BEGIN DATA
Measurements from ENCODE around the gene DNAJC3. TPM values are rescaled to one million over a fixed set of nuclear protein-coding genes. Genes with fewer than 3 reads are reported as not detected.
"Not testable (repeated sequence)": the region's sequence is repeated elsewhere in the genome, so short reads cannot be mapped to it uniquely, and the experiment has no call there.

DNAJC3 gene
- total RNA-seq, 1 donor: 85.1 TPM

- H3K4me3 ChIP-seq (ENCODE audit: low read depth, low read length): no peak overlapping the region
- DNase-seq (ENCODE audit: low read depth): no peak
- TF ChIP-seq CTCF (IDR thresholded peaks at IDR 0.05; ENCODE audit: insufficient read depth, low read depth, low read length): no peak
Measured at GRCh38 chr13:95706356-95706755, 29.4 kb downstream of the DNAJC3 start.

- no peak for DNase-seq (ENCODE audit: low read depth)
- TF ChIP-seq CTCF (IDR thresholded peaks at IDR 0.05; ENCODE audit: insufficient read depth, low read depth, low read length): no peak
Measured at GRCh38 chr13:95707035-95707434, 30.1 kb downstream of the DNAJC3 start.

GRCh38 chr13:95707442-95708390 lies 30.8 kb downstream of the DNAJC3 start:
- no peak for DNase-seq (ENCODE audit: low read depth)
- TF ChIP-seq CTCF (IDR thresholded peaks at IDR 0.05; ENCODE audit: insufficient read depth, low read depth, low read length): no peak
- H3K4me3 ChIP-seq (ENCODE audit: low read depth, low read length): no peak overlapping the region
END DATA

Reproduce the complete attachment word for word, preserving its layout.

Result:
Measurements from ENCODE around the gene DNAJC3. TPM values are rescaled to one million over a fixed set of nuclear protein-coding genes. Genes with fewer than 3 reads are reported as not detected.
"Not testable (repeated sequence)": the region's sequence is repeated elsewhere in the genome, so short reads cannot be mapped to it uniquely, and the experiment has no call there.

DNAJC3 gene
- total RNA-seq, 1 donor: 85.1 TPM

- H3K4me3 ChIP-seq (ENCODE audit: low read depth, low read length): no peak overlapping the region
- DNase-seq (ENCODE audit: low read depth): no peak
- TF ChIP-seq CTCF (IDR thresholded peaks at IDR 0.05; ENCODE audit: insufficient read depth, low read depth, low read length): no peak
Measured at GRCh38 chr13:95706356-95706755, 29.4 kb downstream of the DNAJC3 start.

- no peak for DNase-seq (ENCODE audit: low read depth)
- TF ChIP-seq CTCF (IDR thresholded peaks at IDR 0.05; ENCODE audit: insufficient read depth, low read depth, low read length): no peak
Measured at GRCh38 chr13:95707035-95707434, 30.1 kb downstream of the DNAJC3 start.

GRCh38 chr13:95707442-95708390 lies 30.8 kb downstream of the DNAJC3 start:
- no peak for DNase-seq (ENCODE audit: low read depth)
- TF ChIP-seq CTCF (IDR thresholded peaks at IDR 0.05; ENCODE audit: insufficient read depth, low read depth, low read length): no peak
- H3K4me3 ChIP-seq (ENCODE audit: low read depth, low read length): no peak overlapping the region